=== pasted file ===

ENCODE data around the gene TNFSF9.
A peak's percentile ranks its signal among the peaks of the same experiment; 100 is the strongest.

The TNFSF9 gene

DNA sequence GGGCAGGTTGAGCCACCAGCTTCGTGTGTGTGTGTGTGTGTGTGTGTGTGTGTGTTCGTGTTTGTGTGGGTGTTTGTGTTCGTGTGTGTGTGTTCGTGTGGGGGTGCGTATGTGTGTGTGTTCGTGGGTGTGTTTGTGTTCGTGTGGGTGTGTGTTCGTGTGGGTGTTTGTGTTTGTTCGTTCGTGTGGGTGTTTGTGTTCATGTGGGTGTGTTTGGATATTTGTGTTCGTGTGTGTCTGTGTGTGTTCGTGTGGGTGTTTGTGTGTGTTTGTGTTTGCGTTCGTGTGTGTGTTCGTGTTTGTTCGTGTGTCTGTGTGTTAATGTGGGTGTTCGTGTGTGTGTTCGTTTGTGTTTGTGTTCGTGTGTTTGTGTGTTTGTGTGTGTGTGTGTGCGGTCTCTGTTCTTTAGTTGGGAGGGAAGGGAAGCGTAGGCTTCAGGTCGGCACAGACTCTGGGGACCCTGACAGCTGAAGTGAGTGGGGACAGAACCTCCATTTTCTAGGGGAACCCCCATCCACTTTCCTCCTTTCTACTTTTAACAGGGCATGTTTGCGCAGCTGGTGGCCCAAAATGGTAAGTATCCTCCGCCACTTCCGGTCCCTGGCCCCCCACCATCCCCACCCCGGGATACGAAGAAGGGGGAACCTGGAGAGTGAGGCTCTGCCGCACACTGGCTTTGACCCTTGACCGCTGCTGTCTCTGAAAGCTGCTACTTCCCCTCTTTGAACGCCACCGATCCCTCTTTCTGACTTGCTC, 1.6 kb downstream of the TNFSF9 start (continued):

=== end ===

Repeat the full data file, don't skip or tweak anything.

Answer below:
ENCODE data around the gene TNFSF9.
A peak's percentile ranks its signal among the peaks of the same experiment; 100 is the strongest.

The TNFSF9 gene

DNA sequence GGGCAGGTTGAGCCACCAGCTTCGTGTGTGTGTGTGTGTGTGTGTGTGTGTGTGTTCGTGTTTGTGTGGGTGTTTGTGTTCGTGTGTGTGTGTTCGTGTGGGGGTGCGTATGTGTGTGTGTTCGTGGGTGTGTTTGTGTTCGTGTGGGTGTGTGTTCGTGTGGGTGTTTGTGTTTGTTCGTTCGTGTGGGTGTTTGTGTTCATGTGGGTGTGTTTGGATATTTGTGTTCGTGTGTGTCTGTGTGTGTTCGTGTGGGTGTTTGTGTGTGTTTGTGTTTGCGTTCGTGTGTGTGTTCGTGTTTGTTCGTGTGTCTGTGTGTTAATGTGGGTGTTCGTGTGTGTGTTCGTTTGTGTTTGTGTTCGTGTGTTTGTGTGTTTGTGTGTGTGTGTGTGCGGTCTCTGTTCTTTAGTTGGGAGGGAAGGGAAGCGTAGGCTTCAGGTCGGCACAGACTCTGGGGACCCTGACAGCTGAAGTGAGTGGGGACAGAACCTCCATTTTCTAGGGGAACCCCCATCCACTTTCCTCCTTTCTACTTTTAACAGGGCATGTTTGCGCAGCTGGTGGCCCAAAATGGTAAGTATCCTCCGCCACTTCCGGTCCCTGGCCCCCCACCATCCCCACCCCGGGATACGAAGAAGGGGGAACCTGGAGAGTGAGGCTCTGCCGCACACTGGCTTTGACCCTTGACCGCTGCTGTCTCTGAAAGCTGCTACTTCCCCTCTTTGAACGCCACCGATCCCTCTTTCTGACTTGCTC, 1.6 kb downstream of the TNFSF9 start (continued):